Leave a comment

Reviews: The Grascals The Famous Lefty Flynn’s, The Angel Band Bless My Sole

The Grascals are a young and upcoming bluegrass band that’s turning a lot of heads. The Angel Band is a trio of women vocalists with some folk music royalty. It’s a day for fancy picking and smooth harmonies on Driftwood.

The Grascals are gobbling up awards all over for their music. (Click to visit the band's website.)

The Grascals
The Famous Lefty Flynn’s
[Rounder (2010)]

Already nominated for International Bluegrass Music Association awards as Album of the Year and Instrumental Recorded Performance of the Year (for “Blue Rock Slide”), the Grascals’ fourth album shows why the Nashville-based group has gone from backing up Dolly Parton to reigning as the Society for the Preservation of Bluegrass Music of America’s Bluegrass Band of 2010. Superb musicianship, ultra-smooth harmonies, and a rich mix of traditional-sounding originals and great cover tunes radiate throughout the 12-track album. Hank Williams Jr., with whom the Grascals recorded a single, “All the Roads,” last year, adds gritty vocals to a cover of his father’s “I’m Blue, I’m Lonesome.” The influence of hard-hitting bluegrass outfit the Osborne Brothers, guitarist/vocalist Terry Eldridge and upright bassist Terry Smith’s former employers, echoes through faithful renditions of the Osbornes’ “Son of a Sawmill Man” and “Up This Hill and Down.” Kristin Scott Benson, the wife of IIIrd Tyme Out mandolinist Wayne Benson, who joined the Grascals after their last album, Keep on Walkin’, in 2008, plays Sonny Osborne’s banjo on her recording debut.

The group shows how far it’s willing to go with bluegrass-ized reworkings of the Monkees’ 1967 pop hit “Last Train to Clarksville,” which opens the disc, and Steve Earle’s “My Old Friend the Blues.” Guitarist/vocalist Jamie Johnson continues to grow as a songwriter. The title track conveys the tragic tale of a convict who offers advice to his young cellmate before being shot down attempting to escape, while “My Baby’s Waiting on the Other Side,” written with Smith and mandolin player Danny Roberts, is an up-tempo, passionate breakdown. A ballad about a grandmother’s unbending faith (“Satan and Grandma”) and a traditional gospel hymn (“Give Me Jesus”) thread the album with Christian spirit.

The Angel Band: Heavenly Harmonies. (Click to visit the band's website.)

The Angel Band
Bless My Sole
[Appleseed (2010)]

When you’ve got David Bromberg in your band, you’re bound to attract attention. When you’re as talented as Bromberg’s singer-songwriter wife, Nancy Josephson, and her group, the Angel Band, you deserve it. With their second album, the Angel Band continues to reinforce its own identity with smooth-as-silk vocals by Josephson, Kathleen Weber, and Alison “Aly Cat” Paige set to a rootsy blend of folk and blues played masterfully by co-producer Marc Moss (mandolin, guitar, accordion), Bob Taylor (bass), and newcomer Christie Lenee (guitar), along with Nate Grower (fiddle) and Bukka Allen (accordion). Bromberg appears as a guest, staying out of the spotlight while spinning supportive guitar melodies.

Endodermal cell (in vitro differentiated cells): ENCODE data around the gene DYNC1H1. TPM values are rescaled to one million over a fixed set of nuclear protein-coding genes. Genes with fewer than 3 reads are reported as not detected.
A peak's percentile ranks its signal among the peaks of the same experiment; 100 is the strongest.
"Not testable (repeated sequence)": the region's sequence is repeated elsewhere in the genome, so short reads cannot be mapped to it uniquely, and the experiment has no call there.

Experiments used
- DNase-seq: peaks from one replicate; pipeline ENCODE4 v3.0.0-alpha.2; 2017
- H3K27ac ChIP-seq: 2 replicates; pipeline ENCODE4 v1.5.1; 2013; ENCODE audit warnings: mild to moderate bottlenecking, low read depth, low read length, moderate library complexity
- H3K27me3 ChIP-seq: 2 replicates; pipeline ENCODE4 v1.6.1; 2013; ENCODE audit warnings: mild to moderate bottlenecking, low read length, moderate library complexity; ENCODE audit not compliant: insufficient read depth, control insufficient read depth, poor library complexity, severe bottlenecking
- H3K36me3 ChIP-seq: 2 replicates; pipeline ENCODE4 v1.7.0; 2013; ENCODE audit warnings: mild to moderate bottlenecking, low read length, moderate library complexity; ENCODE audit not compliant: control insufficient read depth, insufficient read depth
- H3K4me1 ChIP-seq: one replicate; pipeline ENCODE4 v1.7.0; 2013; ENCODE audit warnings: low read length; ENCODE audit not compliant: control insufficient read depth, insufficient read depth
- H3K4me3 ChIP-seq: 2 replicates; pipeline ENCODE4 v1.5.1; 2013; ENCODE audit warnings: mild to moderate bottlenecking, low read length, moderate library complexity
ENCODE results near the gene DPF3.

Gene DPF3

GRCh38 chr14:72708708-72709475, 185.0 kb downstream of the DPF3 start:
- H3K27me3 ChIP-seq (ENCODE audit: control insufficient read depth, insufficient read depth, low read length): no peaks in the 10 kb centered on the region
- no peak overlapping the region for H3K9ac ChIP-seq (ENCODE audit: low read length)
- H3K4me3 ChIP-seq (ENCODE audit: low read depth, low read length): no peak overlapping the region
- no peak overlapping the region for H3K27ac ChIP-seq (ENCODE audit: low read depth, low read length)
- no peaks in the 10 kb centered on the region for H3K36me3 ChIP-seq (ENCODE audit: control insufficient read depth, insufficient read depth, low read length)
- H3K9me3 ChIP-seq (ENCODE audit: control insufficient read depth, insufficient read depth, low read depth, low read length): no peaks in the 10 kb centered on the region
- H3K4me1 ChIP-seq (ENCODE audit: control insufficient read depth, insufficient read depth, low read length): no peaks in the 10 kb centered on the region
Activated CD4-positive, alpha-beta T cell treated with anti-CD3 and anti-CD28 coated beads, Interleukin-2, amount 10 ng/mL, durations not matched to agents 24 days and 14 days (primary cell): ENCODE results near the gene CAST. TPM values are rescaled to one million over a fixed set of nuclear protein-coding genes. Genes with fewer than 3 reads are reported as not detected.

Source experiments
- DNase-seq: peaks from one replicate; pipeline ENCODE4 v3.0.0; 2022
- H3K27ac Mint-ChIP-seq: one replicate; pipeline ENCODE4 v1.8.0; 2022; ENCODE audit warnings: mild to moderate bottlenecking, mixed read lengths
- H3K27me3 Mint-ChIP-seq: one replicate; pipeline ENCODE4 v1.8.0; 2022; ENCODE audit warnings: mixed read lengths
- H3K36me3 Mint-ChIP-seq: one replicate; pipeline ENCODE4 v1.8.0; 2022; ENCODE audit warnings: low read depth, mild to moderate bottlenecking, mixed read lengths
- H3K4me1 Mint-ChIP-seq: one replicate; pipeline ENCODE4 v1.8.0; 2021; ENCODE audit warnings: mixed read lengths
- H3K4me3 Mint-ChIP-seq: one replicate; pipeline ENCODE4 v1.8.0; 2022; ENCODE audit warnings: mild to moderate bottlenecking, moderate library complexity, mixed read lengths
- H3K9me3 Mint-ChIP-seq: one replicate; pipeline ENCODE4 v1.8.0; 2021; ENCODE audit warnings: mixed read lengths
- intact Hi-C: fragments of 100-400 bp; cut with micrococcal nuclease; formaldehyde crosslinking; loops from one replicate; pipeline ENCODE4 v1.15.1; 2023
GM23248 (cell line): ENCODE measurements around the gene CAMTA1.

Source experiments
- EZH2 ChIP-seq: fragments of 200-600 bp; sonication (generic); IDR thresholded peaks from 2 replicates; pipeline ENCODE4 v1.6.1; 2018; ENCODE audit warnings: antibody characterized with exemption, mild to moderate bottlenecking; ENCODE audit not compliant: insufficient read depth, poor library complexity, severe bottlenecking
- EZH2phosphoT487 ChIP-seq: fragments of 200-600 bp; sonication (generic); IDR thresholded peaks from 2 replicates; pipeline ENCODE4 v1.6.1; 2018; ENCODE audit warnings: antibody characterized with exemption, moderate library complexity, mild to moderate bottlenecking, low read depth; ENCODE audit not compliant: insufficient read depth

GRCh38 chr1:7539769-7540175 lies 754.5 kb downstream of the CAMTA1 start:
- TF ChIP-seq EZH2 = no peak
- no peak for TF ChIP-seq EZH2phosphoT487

Comparisons with the Dixie Chicks are inevitable, not only because of the presence of three great female vocalists, but because, like its predecessor (2008’s With Roots & Wings), Bless My Sole carries the thumbprint of co-producer Lloyd Maines, father of the Dixie Chicks’ lead singer, Natalie Maines; Lloyd also plays pedal steel, guitar, and banjo on the album. The sound steers away from mainstream country, though, in favor of Americana’s deep roots. Each of the women has her moment to shine. Paige takes the lead on a swinging ode to gambling, “(I Feel) Lucky,” while Weber lets it rip on a fiery cover of the Beatles’ “Don’t Let Me Down,” the only tune not written by Josephson. An ex-background singer for Linda Ronstadt, Bonnie Raitt, and Phoebe Snow, Josephson continues to make strides with her songwriting. She celebrates the optimism inspired by Barack Obama’s presidency on opening track “Hope Is on the Way” and takes a hard look at immigration in America on “Same Boat.” “Black Jar Sway” offers a look at drug dependency through the eyes of an addict, and “Fly Away Home” is a gospel-esque song of mourning.

—Craig Harris (Chicopee, MA)

© 2010 DriftwoodMagazine.com, All rights reserved.


Leave a Reply

Fill in your details below or click an icon to log in:

WordPress.com Logo

You are commenting using your WordPress.com account. Log Out /  Change )

Google+ photo

You are commenting using your Google+ account. Log Out /  Change )

Twitter picture

You are commenting using your Twitter account. Log Out /  Change )

Facebook photo

You are commenting using your Facebook account. Log Out /  Change )


Connecting to %s

%d bloggers like this: